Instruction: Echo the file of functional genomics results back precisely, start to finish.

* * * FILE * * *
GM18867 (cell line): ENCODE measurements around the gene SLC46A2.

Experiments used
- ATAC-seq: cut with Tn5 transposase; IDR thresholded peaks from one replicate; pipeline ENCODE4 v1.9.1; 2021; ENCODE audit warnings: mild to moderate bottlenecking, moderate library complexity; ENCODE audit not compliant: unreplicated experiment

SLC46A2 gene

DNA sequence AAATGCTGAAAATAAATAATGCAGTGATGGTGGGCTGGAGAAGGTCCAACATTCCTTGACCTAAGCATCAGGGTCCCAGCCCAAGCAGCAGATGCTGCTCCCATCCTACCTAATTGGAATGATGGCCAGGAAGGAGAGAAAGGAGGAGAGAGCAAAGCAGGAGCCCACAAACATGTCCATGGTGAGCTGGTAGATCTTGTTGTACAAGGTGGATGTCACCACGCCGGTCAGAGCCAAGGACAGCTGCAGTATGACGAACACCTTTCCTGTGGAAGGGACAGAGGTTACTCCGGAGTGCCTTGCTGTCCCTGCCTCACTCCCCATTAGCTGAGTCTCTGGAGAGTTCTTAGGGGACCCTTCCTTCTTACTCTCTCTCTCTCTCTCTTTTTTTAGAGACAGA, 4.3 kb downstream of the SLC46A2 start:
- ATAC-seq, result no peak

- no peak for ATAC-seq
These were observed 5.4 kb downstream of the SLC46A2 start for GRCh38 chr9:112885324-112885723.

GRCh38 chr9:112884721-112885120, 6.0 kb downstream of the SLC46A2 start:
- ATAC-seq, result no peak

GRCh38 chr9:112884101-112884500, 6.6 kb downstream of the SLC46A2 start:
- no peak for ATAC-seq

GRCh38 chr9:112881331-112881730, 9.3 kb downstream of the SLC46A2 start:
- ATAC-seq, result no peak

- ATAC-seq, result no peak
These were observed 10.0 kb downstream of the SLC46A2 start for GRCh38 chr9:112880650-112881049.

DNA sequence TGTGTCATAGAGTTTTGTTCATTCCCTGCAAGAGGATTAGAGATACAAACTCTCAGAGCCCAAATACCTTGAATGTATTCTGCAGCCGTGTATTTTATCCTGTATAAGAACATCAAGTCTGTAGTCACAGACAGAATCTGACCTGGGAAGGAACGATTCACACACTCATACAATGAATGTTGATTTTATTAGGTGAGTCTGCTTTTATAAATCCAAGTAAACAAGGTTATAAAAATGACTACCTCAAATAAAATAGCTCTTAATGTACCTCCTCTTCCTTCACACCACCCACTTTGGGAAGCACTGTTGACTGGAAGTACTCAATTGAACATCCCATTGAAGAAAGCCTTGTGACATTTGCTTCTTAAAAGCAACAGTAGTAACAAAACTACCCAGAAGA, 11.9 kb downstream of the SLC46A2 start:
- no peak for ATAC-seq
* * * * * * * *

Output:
GM18867 (cell line): ENCODE measurements around the gene SLC46A2.

Experiments used
- ATAC-seq: cut with Tn5 transposase; IDR thresholded peaks from one replicate; pipeline ENCODE4 v1.9.1; 2021; ENCODE audit warnings: mild to moderate bottlenecking, moderate library complexity; ENCODE audit not compliant: unreplicated experiment

SLC46A2 gene

DNA sequence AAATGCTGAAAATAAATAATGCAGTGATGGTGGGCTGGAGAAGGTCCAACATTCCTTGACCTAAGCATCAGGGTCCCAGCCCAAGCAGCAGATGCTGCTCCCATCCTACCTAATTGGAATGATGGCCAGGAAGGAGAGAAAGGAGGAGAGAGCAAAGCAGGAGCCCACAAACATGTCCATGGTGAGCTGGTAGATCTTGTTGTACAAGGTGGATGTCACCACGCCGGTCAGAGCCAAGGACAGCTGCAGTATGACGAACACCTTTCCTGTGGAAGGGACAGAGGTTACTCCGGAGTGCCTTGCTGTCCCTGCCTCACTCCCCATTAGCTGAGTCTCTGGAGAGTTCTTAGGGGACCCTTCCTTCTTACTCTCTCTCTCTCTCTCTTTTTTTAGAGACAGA, 4.3 kb downstream of the SLC46A2 start:
- ATAC-seq, result no peak

- no peak for ATAC-seq
These were observed 5.4 kb downstream of the SLC46A2 start for GRCh38 chr9:112885324-112885723.

GRCh38 chr9:112884721-112885120, 6.0 kb downstream of the SLC46A2 start:
- ATAC-seq, result no peak

GRCh38 chr9:112884101-112884500, 6.6 kb downstream of the SLC46A2 start:
- no peak for ATAC-seq

GRCh38 chr9:112881331-112881730, 9.3 kb downstream of the SLC46A2 start:
- ATAC-seq, result no peak

- ATAC-seq, result no peak
These were observed 10.0 kb downstream of the SLC46A2 start for GRCh38 chr9:112880650-112881049.

DNA sequence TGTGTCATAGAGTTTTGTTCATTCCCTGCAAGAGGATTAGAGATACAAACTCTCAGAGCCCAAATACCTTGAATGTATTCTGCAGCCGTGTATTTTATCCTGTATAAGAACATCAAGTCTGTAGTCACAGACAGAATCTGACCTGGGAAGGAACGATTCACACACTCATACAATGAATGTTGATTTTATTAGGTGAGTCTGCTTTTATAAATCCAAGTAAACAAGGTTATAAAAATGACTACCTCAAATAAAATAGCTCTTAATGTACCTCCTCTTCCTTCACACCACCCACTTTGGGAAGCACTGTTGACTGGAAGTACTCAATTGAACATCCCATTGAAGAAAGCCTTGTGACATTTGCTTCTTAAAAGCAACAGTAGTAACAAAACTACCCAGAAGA, 11.9 kb downstream of the SLC46A2 start:
- no peak for ATAC-seq